For her time, Miss Hockaday had many innovative ideas that challenged in every way the male-dominated world of the early 1900s. Because of this, we were not at all surprised to recognize Jane Austen amongst the many authors of her collection. We can easily imagine Miss Hockaday and Elizabeth Bennett, the intelligent, witty heroine of “Pride and Prejudice,” teaming up together to chal­lenge the very rules and naysayers of soci­ety as strong, female individuals. Picture, for a moment, Elizabeth Bennett, an avid walker, and Miss Hockaday, a revolution­ary of girl’s physical education, engaged in a lively conversation, ridiculing those who believed that a little exercise for women was inappropriate. The female authors, and even characters, in her collection re­flect the cutting edge, female empower­ing mindset from which she approached school. In an inscription to the book, “Ro­mola” by George Eliot, Sarah B. Trent, Miss Hockaday’s good friend writes, “the story of an ideal woman for an ideal wom­an.” A splitting image of George Eliot’s character, Romola, Miss Hockaday exhib­ited the poise of a lady with the intensity of an intellectual. Furthermore, she attracted the minds and friendships of other brilliant women. Over the years, she fostered a deep friendship with Gertrude Stein, collected a few of her books, personally invited her to speak to the girls, and spent hours chatting over the unimaginable depths of society. Not only did Stein show respect for Miss Hockaday, many other female authors looked to her example, including the war-experienced Vera Brittain, whose writing and work provided an active and poignant voice in the women’s movement of the 1930s. Hockaday’s collection is teem­ing with at least seven of Vera Brittain’s books, from “Account Rendered, a Novel to Testament of Friendship: The Story of Winifred Holtby.” In fact, Brittain took it upon herself to carefully inscribe almost every one her of books for Miss Hockaday.

It’s easy to make assumptions about people before we get to know them, espe­cially when the person isn’t as open as a book. Even though Miss Hockaday seems like such a “classical” person, her shelves would be filled with thrillers, sentimen­tal fiction and books that were exceed­ingly popular. “Dracula” by Bram Stoker was so popular during its time that even Miss Hockaday owned a copy. Surprising, right? Miss Hockaday owned a book about a vampire. Maybe it was her gifted imagi­nation that drew her to the twists and turns of fictional plots. Like how we flip through channels to find a thrilling TV episode, Miss Hockaday flipped through books to find that same exciting element of action. Also dotted throughout her collection are sentimental books—18th century novels that elicit emotional responses from read­ers and characters. This genre relies so in­tensely on the display of sensitive feelings that it provokes us to step back and imag­ine Miss Hockaday sitting down and open­ing up a work of sentimental fiction for pleasure reading. Maybe it was the story’s artistic ability to evoke emotions. Maybe Miss Hockaday felt a deep connection to the emotions the characters felt. Knowing that she took the time to read popular sen­timental fiction of the day, our black and white mental image of Miss Hockaday warms with color as we begin to see her softer side. We know she seemed like a stern woman, but after you take your ste­reotyped mental image and make her read “Dracula,” there is no way that your men­tal picture will be the same. Not only did she support her interests of education and travel by collecting books on those topics, but she was also diverse enough in her in­terests that she added popular books, even fictional ones, proving that she was such a Renaissance woman.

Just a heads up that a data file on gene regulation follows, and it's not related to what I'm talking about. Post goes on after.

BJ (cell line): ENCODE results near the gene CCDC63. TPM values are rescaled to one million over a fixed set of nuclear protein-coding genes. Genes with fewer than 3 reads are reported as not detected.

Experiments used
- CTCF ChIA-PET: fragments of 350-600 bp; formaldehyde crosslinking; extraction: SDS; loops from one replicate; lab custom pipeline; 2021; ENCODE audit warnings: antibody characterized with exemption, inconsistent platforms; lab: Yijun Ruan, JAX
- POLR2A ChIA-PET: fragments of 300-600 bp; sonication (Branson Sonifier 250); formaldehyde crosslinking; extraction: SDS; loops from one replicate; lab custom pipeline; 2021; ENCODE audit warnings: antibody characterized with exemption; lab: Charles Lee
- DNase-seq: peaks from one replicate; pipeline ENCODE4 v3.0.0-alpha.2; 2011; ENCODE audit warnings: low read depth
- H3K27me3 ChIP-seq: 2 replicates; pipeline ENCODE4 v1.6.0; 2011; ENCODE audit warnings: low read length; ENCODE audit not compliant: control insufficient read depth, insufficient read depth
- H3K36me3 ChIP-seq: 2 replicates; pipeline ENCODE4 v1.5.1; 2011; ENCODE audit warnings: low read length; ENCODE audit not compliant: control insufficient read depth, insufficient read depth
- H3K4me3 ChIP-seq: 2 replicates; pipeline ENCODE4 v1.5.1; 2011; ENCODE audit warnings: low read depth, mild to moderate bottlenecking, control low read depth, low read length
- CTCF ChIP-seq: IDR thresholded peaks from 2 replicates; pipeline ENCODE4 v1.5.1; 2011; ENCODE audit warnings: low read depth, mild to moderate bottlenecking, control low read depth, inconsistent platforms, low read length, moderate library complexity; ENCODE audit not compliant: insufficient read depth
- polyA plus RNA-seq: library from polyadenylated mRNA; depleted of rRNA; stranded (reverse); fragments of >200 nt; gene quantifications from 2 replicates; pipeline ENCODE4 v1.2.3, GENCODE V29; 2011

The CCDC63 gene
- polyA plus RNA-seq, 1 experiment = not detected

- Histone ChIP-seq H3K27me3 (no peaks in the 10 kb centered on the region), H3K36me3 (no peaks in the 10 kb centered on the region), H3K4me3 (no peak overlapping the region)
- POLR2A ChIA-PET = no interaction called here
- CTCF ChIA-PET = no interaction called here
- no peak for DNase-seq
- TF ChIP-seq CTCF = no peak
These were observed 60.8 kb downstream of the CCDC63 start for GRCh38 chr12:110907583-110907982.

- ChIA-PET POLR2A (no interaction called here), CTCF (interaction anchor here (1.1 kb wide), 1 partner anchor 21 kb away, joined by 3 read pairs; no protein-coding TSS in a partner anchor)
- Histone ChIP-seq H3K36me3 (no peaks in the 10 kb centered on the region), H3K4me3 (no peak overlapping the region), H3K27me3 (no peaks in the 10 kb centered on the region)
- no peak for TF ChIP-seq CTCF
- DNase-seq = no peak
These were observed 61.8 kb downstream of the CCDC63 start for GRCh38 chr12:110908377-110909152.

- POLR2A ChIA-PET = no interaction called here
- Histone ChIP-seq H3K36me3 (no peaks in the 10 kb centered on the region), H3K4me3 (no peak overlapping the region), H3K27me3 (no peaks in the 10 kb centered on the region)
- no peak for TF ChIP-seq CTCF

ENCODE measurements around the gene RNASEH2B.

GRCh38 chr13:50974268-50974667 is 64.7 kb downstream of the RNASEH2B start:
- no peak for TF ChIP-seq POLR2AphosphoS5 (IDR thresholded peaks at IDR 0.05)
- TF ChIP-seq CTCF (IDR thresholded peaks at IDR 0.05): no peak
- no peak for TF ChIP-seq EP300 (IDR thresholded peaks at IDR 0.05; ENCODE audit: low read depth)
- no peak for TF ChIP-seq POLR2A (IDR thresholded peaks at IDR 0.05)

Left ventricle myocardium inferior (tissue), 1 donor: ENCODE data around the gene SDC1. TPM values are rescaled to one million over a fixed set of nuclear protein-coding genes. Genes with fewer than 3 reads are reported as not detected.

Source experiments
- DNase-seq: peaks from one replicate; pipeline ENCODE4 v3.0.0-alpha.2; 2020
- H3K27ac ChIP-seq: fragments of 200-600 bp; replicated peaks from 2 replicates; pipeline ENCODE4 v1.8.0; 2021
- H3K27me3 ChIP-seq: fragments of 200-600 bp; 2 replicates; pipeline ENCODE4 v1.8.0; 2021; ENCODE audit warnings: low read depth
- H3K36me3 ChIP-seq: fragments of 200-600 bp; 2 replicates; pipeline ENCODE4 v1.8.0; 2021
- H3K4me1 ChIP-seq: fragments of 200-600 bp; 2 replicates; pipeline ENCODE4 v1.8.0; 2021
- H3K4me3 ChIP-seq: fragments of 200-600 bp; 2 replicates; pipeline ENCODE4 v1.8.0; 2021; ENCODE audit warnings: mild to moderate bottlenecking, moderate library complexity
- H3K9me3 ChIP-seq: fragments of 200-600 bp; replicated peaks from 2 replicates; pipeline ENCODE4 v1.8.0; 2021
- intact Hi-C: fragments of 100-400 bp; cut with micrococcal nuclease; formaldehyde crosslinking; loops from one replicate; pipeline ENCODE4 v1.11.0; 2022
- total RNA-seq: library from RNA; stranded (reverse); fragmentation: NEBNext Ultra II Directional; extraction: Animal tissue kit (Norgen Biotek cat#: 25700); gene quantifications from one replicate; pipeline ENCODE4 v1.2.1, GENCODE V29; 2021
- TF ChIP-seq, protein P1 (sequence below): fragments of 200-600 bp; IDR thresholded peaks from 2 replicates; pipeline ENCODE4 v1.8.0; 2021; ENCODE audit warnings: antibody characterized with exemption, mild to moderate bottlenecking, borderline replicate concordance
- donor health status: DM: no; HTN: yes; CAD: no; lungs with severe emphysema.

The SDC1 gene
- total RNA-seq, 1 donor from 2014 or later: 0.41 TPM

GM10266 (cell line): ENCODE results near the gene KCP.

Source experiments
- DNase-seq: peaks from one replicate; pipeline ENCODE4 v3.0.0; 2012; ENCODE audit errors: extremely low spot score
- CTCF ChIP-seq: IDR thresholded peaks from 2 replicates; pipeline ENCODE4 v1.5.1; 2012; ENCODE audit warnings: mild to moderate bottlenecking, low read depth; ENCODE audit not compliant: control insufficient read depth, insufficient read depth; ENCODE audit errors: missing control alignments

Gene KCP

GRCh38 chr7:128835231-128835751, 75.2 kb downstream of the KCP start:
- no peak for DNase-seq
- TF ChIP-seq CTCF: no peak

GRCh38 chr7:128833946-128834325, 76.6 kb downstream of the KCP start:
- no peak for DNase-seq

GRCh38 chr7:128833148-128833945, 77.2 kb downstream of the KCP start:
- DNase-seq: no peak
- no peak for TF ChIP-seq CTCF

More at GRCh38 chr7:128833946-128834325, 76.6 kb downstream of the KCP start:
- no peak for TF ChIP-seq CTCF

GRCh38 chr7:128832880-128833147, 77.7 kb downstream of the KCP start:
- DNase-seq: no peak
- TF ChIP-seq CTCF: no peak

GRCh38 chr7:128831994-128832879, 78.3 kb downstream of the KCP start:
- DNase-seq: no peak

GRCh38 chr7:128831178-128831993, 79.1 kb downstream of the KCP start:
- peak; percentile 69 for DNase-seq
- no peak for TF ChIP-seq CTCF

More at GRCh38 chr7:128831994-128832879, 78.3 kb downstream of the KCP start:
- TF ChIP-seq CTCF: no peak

In a sense, Miss Hockaday’s life, in­terests and values are as present in each book over her collection to the world around her. By taking time to look at her books, we felt the joy of getting to know Miss Hockaday on a personal level, even though we are generations apart from hav­ing such a luxury. From books delineat­ing the history of education in Texas to volumes filled with plot twists and turns for a young heroine, Miss Hockaday’s col­lection never ceased to surprise us. Even though Miss Ela Hockaday wasn’t, and still isn’t, the easiest book to read, once you get past her intimidating cover and read into her life, her story is so worth it.

– Audrey Kim and Lindsey Okada